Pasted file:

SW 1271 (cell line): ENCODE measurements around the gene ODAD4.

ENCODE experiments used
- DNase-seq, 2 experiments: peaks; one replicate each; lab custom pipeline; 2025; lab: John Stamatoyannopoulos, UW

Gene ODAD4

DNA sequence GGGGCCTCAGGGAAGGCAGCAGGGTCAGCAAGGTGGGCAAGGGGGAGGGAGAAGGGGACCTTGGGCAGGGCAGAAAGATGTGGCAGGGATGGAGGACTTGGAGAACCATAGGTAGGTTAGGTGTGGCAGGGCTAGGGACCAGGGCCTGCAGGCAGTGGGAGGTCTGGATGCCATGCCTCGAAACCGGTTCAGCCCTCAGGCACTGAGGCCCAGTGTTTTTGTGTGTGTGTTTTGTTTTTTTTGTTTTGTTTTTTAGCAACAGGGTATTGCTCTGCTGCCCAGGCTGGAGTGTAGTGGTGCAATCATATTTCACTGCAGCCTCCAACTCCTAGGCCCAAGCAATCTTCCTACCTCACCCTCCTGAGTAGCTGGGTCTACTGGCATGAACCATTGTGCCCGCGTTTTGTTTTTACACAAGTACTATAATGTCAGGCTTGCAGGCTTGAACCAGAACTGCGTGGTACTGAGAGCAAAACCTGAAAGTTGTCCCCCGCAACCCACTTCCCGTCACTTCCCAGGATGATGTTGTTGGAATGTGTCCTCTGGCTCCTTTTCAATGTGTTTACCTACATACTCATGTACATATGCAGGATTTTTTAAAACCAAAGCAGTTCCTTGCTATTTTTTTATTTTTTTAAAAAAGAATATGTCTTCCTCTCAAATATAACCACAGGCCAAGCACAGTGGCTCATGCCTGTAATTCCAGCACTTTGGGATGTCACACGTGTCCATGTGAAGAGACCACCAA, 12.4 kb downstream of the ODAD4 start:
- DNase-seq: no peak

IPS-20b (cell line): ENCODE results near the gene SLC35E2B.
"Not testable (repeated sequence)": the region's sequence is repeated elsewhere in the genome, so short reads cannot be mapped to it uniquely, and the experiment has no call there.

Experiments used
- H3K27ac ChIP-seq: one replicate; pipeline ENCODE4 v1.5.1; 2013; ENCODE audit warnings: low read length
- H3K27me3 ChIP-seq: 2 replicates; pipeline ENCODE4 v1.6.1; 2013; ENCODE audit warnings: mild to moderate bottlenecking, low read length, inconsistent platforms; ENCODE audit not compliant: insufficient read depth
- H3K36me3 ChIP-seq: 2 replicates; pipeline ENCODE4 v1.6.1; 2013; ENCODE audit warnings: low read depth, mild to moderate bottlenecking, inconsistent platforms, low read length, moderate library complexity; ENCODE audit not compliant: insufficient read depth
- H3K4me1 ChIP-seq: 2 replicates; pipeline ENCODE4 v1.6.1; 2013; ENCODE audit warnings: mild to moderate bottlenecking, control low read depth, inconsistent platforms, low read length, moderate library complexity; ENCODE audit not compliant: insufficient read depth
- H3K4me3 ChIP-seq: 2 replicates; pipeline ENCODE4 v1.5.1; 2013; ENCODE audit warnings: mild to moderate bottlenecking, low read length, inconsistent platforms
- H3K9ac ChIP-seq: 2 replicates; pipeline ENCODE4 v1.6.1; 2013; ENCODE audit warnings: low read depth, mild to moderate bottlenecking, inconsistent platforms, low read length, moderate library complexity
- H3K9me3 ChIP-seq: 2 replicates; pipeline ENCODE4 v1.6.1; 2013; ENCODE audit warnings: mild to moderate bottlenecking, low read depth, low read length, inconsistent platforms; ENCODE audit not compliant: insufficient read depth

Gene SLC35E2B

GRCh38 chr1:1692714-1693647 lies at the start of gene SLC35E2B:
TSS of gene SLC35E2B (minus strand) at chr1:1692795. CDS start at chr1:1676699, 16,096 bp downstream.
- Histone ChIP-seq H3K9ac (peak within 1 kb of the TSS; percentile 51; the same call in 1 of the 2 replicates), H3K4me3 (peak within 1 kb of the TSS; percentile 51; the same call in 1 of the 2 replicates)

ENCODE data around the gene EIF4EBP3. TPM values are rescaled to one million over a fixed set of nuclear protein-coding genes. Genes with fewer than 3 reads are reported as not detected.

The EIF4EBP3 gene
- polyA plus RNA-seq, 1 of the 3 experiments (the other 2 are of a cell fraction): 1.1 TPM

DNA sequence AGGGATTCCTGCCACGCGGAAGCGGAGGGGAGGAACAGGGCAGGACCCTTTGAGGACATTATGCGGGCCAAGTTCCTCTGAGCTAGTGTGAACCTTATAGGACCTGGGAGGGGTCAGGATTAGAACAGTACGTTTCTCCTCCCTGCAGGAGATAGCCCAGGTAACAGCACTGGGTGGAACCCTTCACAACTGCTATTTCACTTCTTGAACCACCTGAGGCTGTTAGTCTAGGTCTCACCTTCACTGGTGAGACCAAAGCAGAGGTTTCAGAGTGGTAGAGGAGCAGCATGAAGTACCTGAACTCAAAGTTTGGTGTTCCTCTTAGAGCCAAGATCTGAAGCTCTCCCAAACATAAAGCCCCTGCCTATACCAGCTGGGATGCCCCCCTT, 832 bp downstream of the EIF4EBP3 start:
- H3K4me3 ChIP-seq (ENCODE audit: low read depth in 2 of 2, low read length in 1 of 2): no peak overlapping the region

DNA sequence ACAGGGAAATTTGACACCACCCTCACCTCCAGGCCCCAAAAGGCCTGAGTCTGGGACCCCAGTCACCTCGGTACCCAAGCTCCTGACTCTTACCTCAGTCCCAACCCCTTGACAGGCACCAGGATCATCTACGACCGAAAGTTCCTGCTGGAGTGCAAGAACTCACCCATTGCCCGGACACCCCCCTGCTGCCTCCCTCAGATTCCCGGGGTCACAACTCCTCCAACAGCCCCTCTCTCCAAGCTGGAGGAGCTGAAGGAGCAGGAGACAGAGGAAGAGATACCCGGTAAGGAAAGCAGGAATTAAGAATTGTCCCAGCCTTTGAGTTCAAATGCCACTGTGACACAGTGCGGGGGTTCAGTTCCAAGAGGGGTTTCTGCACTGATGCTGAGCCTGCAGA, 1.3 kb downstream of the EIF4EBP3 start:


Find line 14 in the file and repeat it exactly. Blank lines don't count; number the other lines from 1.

- H3K4me3 ChIP-seq: 2 replicates; pipeline ENCODE4 v1.5.1; 2013; ENCODE audit warnings: mild to moderate bottlenecking, low read length, inconsistent platforms